INDIANAPOLIS (AP) — The Indianapolis Colts made a firm commitment to Matt Eberflus in January. They stuck to it after the man who initially hired Eberflus to be Indy's defensive coordinator, Josh McDaniels, reneged on a deal to become the next coach and they lived up to their promise after eventually hiring Frank Reich in February.
INDIANAPOLIS (AP) — The Indianapolis Colts made a firm commitment to Matt Eberflus in January.
They stuck to it after the man who initially hired Eberflus to be Indy's defensive coordinator, Josh McDaniels, reneged on a deal to become the next coach and they lived up to their promise after eventually hiring Frank Reich in February.
It's worked out well for the Colts.
"He's a consistent guy, he's got a consistent message every day and he believes in the system," middle linebacker Anthony Walker said Tuesday. "That's what you want as a player, a guy who believes in the system."
The system looks awfully familiar to longtime Colts' fans.
Eberflus reinstalled the Tampa 2 defense, the zone concept popularized by Hall of Fame coach Tony Dungy. General manager Chris Ballard saw it work in Chicago under Lovie Smith, one of Dungy's former pupils, and Reich worked with it on Dungy's staff when he first started coaching in 2006. Indy capped that season by winning the Super Bowl.
The low-key personalities and focused approaches also proved a perfect match.
But the real investment came in free agency and the draft.
While Colts fans waited impatiently for Ballard to make a splashy move, he mostly avoided the high-priced free agents and instead went with less-familiar names who could excel in Eberflus' system.
The results have been remarkable.
Linebacker Darius Leonard, a second-round pick, has a league-high 104 tackles and Walker has 67 tackles, nearly four times as many as he had in 2017.
Defensive end Kemoko Turay has shown flashes of being a disruptive pass rusher and Tyquan Lewis showed promise in his first two games after missing the first eight with an injured toe. Both were second-round draft picks in April.
"We're getting to the ball, causing turnovers," Leonard said. "We don't do a lot, there's not a lot of thinking so it's very easy for me to go out and play."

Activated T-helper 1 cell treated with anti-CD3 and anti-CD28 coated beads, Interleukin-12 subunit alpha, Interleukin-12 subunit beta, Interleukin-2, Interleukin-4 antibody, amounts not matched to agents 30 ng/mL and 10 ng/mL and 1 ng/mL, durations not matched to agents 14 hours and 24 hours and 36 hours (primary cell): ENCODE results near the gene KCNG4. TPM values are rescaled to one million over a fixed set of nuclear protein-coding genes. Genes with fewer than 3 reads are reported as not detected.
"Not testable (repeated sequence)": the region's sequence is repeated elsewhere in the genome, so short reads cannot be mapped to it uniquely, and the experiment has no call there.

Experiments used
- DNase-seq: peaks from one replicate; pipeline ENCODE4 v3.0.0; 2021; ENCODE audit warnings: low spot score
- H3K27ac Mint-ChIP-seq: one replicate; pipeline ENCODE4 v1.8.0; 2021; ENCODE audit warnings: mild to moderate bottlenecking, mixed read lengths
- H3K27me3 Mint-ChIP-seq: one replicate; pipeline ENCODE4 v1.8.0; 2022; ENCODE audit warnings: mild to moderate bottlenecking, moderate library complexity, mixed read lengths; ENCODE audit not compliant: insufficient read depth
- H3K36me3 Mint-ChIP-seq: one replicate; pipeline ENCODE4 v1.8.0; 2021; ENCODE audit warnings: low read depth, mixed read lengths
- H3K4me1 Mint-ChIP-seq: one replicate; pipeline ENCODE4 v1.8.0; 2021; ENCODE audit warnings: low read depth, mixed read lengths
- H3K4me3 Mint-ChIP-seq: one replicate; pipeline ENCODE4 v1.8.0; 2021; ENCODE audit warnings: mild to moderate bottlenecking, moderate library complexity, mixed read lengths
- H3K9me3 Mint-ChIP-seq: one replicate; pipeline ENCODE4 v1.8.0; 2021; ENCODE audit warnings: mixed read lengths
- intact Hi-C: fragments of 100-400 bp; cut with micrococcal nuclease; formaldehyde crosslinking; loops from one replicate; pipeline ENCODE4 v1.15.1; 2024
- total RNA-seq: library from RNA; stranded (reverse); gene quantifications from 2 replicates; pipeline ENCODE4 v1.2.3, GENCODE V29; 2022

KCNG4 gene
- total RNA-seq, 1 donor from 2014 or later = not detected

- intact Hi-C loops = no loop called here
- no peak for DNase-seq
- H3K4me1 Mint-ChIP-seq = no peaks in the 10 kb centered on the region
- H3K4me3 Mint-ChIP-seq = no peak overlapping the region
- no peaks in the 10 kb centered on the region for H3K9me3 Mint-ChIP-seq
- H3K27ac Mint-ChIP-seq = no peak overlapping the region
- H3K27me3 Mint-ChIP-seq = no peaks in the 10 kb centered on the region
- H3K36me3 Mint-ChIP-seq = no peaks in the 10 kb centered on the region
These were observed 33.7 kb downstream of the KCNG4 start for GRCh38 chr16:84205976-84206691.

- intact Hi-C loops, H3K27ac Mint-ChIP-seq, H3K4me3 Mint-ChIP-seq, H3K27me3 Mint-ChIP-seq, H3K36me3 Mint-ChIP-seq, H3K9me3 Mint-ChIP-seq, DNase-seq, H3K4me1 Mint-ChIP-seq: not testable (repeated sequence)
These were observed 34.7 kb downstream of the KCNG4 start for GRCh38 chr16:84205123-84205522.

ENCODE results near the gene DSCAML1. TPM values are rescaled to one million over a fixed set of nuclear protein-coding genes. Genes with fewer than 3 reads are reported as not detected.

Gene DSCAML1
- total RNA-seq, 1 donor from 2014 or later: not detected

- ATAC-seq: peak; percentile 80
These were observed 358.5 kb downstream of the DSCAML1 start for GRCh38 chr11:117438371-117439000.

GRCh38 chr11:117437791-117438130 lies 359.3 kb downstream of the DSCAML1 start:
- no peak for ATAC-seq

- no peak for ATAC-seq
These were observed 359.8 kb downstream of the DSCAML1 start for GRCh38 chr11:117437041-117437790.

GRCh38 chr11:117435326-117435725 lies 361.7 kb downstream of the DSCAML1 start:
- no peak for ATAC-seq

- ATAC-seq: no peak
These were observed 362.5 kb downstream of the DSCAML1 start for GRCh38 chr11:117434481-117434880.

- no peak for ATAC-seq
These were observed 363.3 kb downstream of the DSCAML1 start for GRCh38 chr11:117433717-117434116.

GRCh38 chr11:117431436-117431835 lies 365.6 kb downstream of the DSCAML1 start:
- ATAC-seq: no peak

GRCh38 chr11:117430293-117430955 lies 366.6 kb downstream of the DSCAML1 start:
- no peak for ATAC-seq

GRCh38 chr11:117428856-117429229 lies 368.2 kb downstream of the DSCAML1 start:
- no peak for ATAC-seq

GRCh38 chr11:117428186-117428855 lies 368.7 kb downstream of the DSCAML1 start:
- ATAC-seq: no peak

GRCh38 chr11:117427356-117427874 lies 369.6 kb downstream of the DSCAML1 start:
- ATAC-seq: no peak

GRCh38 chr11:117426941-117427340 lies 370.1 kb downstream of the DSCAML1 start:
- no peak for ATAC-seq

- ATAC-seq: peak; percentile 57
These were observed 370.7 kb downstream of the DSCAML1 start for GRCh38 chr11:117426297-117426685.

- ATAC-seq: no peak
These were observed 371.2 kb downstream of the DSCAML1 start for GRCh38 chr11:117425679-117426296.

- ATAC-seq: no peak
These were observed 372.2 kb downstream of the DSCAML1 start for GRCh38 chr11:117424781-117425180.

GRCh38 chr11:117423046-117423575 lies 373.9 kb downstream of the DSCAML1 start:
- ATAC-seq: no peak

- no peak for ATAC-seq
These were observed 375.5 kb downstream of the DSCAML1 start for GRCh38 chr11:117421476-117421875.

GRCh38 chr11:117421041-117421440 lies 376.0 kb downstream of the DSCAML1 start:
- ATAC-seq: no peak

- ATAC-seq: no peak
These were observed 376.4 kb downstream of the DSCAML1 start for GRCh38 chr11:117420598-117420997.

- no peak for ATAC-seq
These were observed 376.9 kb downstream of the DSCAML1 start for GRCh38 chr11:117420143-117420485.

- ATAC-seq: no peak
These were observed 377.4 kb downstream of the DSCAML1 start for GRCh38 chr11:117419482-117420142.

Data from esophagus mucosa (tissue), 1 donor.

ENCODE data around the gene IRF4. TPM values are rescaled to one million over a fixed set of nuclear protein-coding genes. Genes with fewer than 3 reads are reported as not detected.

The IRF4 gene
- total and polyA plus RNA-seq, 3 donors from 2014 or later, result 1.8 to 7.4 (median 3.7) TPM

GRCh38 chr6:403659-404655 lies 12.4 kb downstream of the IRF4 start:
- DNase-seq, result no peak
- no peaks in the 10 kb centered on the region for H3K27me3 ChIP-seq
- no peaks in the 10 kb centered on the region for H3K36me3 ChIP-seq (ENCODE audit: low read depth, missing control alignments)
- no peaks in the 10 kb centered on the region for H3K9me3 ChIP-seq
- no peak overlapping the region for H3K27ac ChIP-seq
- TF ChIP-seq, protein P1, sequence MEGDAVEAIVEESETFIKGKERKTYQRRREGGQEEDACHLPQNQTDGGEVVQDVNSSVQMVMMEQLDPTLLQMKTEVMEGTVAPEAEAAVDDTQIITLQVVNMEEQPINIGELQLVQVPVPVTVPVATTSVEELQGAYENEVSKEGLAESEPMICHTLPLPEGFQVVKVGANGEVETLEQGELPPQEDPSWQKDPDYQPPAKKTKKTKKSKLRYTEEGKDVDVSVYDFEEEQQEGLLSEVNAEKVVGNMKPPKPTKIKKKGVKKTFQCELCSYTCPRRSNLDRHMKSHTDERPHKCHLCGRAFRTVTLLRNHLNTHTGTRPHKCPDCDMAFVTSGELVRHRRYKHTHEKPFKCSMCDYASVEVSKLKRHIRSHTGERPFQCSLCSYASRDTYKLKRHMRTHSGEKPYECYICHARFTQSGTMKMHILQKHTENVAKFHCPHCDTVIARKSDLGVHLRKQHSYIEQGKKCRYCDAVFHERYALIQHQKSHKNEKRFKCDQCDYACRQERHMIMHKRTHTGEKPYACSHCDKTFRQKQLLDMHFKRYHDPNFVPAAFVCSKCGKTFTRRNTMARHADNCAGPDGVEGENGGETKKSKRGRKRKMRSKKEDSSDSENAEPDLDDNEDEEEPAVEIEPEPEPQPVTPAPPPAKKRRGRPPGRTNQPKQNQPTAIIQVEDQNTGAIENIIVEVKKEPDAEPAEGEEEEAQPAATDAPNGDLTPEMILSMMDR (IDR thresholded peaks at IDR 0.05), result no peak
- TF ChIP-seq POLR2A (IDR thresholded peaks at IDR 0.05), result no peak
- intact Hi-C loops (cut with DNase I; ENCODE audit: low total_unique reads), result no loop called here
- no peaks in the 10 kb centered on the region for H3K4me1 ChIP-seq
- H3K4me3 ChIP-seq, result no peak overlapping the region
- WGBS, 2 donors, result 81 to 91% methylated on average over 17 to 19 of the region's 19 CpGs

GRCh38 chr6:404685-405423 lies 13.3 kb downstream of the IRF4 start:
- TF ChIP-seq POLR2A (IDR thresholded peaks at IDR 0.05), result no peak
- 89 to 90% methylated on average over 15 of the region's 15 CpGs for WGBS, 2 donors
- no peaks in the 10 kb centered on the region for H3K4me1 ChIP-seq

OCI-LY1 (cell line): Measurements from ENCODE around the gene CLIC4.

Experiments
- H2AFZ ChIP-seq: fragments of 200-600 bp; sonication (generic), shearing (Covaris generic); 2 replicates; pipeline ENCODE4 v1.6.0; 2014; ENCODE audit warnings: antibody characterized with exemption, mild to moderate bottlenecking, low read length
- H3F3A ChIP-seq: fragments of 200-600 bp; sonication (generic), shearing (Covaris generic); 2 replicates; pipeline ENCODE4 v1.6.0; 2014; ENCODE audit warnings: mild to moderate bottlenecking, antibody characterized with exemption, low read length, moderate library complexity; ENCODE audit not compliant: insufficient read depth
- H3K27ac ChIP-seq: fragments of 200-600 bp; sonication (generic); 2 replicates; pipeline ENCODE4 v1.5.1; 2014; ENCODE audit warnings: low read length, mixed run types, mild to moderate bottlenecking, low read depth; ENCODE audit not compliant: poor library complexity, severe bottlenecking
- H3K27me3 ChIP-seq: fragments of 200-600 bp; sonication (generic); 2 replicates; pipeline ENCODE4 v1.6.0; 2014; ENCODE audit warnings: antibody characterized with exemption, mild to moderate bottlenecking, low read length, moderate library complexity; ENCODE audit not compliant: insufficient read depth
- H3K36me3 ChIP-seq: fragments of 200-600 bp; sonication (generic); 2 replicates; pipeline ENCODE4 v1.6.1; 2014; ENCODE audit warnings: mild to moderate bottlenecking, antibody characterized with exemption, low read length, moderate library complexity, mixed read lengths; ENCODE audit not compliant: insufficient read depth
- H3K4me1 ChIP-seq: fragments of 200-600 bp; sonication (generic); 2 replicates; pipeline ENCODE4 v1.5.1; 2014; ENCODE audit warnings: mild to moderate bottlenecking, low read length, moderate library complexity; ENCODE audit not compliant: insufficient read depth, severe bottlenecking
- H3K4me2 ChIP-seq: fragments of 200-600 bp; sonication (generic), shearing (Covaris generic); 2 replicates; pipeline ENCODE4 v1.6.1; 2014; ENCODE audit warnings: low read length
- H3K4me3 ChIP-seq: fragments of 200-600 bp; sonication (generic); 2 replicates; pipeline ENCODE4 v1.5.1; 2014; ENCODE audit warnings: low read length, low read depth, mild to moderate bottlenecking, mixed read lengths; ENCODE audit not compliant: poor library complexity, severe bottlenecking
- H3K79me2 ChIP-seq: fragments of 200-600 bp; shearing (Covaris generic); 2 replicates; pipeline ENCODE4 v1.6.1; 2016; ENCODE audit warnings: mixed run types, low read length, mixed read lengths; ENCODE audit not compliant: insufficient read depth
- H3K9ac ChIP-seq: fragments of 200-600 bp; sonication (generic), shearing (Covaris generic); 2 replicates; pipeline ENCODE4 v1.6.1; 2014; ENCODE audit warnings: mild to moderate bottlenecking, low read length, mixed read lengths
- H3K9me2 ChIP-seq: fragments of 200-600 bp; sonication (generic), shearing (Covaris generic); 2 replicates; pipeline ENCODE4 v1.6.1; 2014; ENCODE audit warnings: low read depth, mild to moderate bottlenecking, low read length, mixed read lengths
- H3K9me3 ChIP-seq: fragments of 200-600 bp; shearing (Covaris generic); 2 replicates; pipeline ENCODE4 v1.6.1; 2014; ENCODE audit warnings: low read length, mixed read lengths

Not just for the young guys, either.
Jabaal Sheard moved from outside linebacker to defensive end and already has matched his sacks total (5½) from last season. Veteran defensive linemen Margus Hunt has gone from rotation player to starter and has had a career-best season.
Safeties Clayton Geathers and Malik Hooker have been rounding into form after missing most of last season and part of this season with injuries, and outsiders have noticed a difference.
"They hustle. They have great team effort. They have very good team speed. They stunt the front and they are all very good hitters," Oakland Raiders coach Jon Gruden said recently. "They seem to really like each other. They seem to have a really good, I think, overall down to down competitive nature about them."
The individual numbers only tell part of the story.
After finishing 30th in the league in yards allowed per game in 2016 and 2017 and 26th or worse in four of Chuck Pagano's six seasons as head coach, Indy has jumped to No. 20 this season. Through 10 games, they have 26 sacks and are on pace for their highest total since 2013.
The Colts have allowed 17.5 points to their past four opponents and only four teams have more takeaways than Indy (19).
Not surprisingly, the Colts (5-5) have won all four, moving back into the playoff picture largely because of a defensive resurgence few expected in Eberflus' first season.
"I think you have to go through this process. Sometimes you take a couple steps forward and one step back or three or four steps forward and one or two back," Eberflus said. "But it's really about the guys buying into it."
It could be just the start.
The young Colts are still getting acclimated to Eberflus and his scheme, are still learning how to play consistently well and still must demonstrate they can withstand the late-season rigors to make a playoff run.
But for the first time in a long time, the Colts' defense no longer looks like the weak link. Instead, Eberflus has demonstrated just how promising the future could be.
"I think guys are buying into the style slowly but it's not consistent yet," Eberflus said. "Today in the film room we pointed out all the loafs and all the missed assignments, so we can definitely get better week to week and now it's about being consistent week to week."
Notes: With the likelihood of starting center Ryan Kelly out with an injured left knee, the Colts signed center Josh Andrews off the Philadelphia Eagles practice squad. ... Indy also put cornerback D.J. Killings on injured reserve and waived cornerback Arthur Maulet.